Reservations required to visit a National Park?

Reservations required to visit a National Park?
Zion Canyon trail

In the latest development in the “crowding of America,” Utah’s Zion National Park is now proposing requiring reservations to visit the park. No reservation? Then you don’t get in, or at least you can’t stay and explore. It would still be okay to drive through: Just don’t stop to hike or picnic!

Under the proposal, a reservation would be required to enter Zion Canyon, the most scenic area of the park and where popular trails are located. Vehicle traffic was banned during the tourist season years ago: Shuttles now transport visitors in and out of the six-mile canyon. Waiting times standing in line for a ride can be hours during the busiest times.

Park shuttle

After a series of public meetings, Zion rangers are proposing an online reservation system, similar to the way campsites are reserved now. While certain hikes and activities require permits or reservations, the new system would apply to the entire main corridor of the park.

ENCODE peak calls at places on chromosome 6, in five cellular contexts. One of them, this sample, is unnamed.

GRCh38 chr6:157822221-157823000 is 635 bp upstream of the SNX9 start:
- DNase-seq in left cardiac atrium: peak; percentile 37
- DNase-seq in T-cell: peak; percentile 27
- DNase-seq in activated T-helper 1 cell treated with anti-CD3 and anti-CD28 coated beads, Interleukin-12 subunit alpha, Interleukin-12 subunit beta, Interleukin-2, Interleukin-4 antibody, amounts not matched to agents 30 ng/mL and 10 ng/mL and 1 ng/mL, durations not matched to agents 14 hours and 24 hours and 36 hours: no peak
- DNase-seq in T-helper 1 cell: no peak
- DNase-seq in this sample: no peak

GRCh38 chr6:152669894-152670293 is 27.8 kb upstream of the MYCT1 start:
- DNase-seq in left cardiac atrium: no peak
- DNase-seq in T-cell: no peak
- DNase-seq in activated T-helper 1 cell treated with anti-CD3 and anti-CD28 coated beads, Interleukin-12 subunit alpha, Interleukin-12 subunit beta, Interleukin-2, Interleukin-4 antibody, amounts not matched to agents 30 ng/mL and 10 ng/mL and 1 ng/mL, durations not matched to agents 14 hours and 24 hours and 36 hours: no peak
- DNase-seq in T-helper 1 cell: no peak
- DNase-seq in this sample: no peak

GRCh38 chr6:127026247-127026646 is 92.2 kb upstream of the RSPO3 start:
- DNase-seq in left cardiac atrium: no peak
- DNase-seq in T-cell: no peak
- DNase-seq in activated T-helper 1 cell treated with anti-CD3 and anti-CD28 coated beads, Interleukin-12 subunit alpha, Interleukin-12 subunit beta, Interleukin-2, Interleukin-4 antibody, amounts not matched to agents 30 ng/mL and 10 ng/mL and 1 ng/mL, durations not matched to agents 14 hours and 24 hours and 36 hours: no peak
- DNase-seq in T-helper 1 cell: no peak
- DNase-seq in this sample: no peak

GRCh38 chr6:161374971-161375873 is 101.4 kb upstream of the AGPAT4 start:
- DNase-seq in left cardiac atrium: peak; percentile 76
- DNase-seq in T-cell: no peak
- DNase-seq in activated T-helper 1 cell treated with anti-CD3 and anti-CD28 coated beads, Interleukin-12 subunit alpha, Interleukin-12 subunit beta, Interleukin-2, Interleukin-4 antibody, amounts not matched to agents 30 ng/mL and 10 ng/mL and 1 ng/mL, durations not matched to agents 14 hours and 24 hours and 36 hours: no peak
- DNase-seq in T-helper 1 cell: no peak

Zion welcomed 4.3 million people last year, and is the fifth most visited National Park.

Other National Parks are also considering measures to throttle visitors, which in some instances are becoming unmanageable.

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37 thoughts on “Reservations required to visit a National Park?

  1. john stahl

    Travel to our beautiful National Parks in the ‘off seasons’ when there are not so many people there.

  2. Joyce DeBarger

    The problem is not limited to the US. We are currently in Banff National Park in Alberta, Ca. Today we waited in line to hike a canyon and then the trail resembled the line to a ride in an amusement park. If you were not on the road to Lake Louise and Moraine by 8 am you could not go up the road. Unfortunately a reservation system may be needed as population increases. We need to preserve our precious gems.

    1. Terry

      Canada waived entry fees this year for the National parks, even for US visitors, in celebration of its 150th. Suspect that increased the volumes exponentially…

  3. Jillie

    In Michigan? You have to have something during peak season 6 months ahead. State Parks are the same. Just remember this. You are 15 minutes away from a bear.